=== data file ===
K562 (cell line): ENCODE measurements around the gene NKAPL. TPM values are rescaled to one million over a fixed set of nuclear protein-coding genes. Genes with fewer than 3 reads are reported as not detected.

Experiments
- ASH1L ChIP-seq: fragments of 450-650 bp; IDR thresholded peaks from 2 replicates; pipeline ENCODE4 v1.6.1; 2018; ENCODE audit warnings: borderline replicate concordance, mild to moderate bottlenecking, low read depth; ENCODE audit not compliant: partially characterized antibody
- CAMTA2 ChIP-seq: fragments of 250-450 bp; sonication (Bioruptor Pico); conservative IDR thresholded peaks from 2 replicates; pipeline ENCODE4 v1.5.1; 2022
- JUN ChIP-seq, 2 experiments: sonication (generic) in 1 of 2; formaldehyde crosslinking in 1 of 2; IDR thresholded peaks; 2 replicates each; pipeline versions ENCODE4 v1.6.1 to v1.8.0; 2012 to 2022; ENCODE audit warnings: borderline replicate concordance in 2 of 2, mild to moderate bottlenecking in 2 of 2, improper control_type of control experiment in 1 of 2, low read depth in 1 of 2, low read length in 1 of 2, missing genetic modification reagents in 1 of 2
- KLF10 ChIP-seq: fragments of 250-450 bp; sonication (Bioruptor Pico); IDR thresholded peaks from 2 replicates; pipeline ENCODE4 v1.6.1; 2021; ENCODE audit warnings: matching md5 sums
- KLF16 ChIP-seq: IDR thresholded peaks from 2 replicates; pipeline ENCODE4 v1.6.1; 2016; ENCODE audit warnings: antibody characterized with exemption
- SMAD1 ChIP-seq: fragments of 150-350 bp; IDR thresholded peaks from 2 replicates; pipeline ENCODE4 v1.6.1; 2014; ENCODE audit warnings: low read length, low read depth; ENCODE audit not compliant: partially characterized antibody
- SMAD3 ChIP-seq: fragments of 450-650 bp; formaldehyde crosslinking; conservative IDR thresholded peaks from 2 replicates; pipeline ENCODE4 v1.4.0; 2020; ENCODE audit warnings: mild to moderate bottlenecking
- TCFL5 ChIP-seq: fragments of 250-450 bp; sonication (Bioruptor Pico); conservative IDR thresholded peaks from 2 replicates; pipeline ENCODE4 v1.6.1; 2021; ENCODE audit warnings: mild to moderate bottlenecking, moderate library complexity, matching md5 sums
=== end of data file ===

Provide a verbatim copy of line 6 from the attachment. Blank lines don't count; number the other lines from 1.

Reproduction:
- KLF10 ChIP-seq: fragments of 250-450 bp; sonication (Bioruptor Pico); IDR thresholded peaks from 2 replicates; pipeline ENCODE4 v1.6.1; 2021; ENCODE audit warnings: matching md5 sums